This begins with The Heart Of The Machine, and it brings about a huge change in mood, tempo, and sound, almost as if you are going from pastoral, symphonic 1970's prog to the brasher feel of the 1980's & 90's. Of course, it is all quite deliberate; after all, Masson is telling a story of events a millennium apart. A booming bass, especially, rings in the change - out with the old, and in with the new. Having said that, I find this the weakest track on the album, because the lyrics are, in my opinion, rather cliched, and I feel the track would have worked far better had it been left as a purely instrumental track, and this, to me, is witnessed by the fine heavy rock phase at the denouement.

We then move to the two longest tracks on the album, beginning with Ocean Of Storms, clocking in at over twelve minutes long. It is epic, and also extremely good. The vocal effects add to the mood, and effortless keys and orchestration, with some quite lovely recorders, create a dreamlike state, and the key to this is that it keeps the listener's attention throughout, not an easy thing to manage on such a track. Interestingly, the liner notes state that this track was virtually rewritten as new (much of the other material harks back many years, awaiting modern recording technology to realise), and all I can say is that this makes me really look forward to the next release, and I hope that it is not too long in coming. There are passages which are, to these ears, very Floydian, especially with the sound effects, and, throughout, a quiet sense of doom pervades proceedings. It is, though, never anything less than magnificently performed.

The album closes with the title track, the longest on the album at fourteen and a half minutes. Here, you should close your eyes, and simply let the music take you on board the ship as it plunges towards its doom. Wild guitars, a booming bass, and drums set the scene, with keys all the while bringing us the tragic theme, much as a good opera would. The short vocal section adequately conveys the angst and despair of the situation, but I do rather feel that Alexander might have been a better choice to sing here, given her clear sense of the tragic and a voice that would bring a better sense of the drama. However, the music itself then reasserts itself fantastically as entry comes, with the aftermath reflective and brilliant.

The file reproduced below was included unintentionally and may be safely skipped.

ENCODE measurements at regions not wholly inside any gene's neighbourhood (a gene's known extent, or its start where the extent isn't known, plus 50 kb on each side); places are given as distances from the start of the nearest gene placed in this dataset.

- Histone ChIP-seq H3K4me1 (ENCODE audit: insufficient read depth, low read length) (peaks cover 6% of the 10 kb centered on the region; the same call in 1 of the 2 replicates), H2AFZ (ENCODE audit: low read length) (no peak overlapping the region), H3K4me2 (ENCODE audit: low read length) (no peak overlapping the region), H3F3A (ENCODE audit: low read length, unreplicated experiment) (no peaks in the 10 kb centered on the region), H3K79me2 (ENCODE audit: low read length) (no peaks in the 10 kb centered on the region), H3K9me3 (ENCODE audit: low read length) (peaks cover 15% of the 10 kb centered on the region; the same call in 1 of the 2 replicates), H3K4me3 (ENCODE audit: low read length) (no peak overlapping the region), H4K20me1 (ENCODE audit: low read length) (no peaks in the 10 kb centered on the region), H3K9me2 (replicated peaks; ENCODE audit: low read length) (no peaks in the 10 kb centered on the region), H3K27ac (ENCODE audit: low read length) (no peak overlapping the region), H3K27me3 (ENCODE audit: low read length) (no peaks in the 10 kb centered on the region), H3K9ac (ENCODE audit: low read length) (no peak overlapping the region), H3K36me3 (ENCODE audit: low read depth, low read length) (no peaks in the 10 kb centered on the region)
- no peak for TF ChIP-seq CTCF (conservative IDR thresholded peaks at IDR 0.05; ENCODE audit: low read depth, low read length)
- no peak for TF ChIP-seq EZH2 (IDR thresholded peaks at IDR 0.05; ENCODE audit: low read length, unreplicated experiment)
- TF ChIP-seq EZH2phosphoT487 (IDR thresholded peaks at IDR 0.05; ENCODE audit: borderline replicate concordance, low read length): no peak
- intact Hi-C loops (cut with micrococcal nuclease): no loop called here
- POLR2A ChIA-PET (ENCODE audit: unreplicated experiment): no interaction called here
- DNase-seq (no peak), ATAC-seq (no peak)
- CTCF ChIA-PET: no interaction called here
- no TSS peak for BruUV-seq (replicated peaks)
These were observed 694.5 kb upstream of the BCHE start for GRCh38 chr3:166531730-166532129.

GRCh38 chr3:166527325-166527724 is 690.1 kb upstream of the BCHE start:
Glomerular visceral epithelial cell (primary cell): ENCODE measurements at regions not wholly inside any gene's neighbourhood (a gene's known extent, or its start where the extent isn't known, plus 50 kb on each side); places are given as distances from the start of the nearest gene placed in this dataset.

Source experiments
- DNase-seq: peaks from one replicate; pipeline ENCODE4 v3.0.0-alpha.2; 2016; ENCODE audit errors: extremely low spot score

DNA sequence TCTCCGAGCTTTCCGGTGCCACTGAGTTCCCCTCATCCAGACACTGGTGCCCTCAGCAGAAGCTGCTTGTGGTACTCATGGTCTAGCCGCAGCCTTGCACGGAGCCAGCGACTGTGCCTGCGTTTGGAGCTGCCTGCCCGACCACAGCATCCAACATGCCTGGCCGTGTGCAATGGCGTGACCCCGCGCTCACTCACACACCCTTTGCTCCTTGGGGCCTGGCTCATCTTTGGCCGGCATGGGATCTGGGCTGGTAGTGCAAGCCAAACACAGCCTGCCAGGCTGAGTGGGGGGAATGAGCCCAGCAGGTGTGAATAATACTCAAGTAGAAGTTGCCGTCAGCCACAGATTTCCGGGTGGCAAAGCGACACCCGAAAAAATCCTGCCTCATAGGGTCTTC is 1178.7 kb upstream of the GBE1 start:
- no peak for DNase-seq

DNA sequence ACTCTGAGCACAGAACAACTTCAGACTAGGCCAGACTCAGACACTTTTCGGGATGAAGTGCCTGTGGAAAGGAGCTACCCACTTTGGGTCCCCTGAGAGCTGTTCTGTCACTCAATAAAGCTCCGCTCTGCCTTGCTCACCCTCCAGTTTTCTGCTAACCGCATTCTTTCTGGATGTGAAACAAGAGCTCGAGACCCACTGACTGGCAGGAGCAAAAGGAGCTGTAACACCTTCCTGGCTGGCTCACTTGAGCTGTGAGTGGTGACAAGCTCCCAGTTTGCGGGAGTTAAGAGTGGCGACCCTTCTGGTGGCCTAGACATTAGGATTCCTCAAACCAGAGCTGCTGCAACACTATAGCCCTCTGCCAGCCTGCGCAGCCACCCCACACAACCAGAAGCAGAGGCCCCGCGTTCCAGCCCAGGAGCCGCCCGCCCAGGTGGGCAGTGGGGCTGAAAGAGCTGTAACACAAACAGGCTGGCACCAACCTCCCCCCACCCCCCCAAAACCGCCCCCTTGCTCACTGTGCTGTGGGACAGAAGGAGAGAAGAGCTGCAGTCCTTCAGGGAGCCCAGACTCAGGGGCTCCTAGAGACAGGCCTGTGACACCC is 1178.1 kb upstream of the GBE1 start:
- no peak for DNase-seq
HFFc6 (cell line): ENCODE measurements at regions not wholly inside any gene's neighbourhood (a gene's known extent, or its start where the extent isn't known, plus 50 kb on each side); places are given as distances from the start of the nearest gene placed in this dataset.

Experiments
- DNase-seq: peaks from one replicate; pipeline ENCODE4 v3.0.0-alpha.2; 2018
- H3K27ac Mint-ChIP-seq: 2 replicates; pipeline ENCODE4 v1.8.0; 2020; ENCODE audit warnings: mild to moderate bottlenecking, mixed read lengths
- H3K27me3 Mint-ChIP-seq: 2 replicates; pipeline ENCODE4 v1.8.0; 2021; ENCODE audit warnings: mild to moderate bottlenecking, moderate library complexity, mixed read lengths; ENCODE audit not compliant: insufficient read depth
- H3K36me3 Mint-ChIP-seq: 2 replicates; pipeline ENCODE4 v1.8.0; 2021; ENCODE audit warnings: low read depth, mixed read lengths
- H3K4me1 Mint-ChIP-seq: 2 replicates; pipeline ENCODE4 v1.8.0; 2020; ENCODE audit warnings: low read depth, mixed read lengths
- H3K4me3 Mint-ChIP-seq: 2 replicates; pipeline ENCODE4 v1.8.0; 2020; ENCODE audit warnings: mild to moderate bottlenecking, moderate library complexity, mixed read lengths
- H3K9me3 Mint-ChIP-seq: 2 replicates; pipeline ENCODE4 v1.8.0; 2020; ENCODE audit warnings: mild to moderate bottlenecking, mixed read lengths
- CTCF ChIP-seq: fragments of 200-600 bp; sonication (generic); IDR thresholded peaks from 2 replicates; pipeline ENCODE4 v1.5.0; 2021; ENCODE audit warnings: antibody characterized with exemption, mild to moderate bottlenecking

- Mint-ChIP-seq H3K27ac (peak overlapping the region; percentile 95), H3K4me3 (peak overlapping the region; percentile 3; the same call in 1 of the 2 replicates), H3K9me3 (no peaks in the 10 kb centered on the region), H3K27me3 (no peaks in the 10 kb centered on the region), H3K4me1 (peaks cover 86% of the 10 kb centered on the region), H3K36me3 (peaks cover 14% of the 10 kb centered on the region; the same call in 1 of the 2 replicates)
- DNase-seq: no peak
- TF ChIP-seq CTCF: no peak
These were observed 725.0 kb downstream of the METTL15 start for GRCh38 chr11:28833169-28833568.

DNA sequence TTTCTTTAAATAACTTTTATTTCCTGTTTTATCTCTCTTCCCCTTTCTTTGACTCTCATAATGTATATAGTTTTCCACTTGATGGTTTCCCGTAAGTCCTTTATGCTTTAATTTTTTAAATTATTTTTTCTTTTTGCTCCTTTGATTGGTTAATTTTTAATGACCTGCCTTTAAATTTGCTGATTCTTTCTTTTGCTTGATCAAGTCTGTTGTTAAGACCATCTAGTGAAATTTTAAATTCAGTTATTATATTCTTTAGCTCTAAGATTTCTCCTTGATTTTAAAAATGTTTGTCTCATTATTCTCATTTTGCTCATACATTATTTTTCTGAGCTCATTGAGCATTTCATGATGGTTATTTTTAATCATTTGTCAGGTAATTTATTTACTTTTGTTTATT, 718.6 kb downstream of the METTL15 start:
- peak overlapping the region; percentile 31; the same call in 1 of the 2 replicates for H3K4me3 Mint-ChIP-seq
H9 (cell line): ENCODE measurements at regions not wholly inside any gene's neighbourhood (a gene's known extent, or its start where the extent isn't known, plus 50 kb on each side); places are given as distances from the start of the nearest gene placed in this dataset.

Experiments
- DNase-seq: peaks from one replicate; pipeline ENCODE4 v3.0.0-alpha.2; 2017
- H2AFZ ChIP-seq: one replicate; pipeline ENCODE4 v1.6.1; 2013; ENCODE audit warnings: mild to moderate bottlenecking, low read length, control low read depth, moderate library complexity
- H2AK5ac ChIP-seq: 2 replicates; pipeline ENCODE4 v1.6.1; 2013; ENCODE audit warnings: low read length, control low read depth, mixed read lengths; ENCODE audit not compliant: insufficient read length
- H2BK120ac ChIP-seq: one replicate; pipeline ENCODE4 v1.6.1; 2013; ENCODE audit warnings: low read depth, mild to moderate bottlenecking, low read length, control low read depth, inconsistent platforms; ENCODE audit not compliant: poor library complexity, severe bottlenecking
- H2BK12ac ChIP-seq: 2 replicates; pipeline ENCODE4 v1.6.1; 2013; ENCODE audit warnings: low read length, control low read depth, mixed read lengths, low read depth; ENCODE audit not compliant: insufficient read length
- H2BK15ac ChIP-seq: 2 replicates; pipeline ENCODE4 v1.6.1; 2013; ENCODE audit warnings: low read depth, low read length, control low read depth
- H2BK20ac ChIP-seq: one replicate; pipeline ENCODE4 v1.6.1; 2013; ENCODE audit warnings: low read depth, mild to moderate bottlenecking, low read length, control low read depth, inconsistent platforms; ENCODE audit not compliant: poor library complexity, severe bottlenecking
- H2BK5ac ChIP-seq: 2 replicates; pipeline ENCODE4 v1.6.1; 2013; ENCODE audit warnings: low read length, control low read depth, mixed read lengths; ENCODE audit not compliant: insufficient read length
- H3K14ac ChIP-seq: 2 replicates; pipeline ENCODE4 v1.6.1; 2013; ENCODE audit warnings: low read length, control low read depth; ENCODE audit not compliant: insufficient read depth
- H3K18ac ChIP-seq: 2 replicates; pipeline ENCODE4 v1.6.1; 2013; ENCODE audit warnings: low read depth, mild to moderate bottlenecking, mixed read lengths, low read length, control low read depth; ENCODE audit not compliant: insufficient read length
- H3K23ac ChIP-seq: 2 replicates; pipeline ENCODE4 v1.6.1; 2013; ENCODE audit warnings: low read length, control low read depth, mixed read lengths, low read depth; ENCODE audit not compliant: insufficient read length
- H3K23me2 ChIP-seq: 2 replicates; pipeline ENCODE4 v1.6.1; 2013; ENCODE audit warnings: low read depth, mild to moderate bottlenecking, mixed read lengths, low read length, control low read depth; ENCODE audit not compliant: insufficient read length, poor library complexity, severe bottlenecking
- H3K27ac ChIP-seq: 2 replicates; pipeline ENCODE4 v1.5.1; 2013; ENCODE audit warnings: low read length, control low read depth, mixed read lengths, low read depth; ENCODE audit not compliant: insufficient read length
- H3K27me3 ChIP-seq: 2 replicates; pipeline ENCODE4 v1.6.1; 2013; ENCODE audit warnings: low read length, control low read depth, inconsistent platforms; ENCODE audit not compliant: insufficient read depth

The inlay notes are very good, and give an insight into the development of this project. However, as with the best concepts, it leaves the listener to imagine his or her own "reality" in the story, and I hope that I have conveyed my own personal interpretation adequately.

My only real quibble with the album is what I regard as the underuse of Cathy Alexander vocally. She shows herself to have a magnificent voice on The Wreckers, with an operatic sensibility that more than matches the drama of the story. More of her in future, please.

The artwork, as one might expect from a professional artist, is sumptuous, and this is a well produced, very well executed, and very enjoyable album. It will appeal very strongly to fans of Mike Oldfield (Masson is clearly very strongly influenced) and also those, like me, who really enjoy the Meddle period instrumentals of Floyd as much as the later stuff.

Given that Oldfield & Floyd have sold enough albums to fill the planet's living rooms, there is, I believe, plenty of scope for this to be a commercial success. It certainly deserves your attention, and I have no hesitation in awarding four stars for a work that becomes more enjoyable with each listen, and one I will play regularly in time to come. I will also record my appreciation for Colin making the CD available for me to review.

lazland | 4/5 |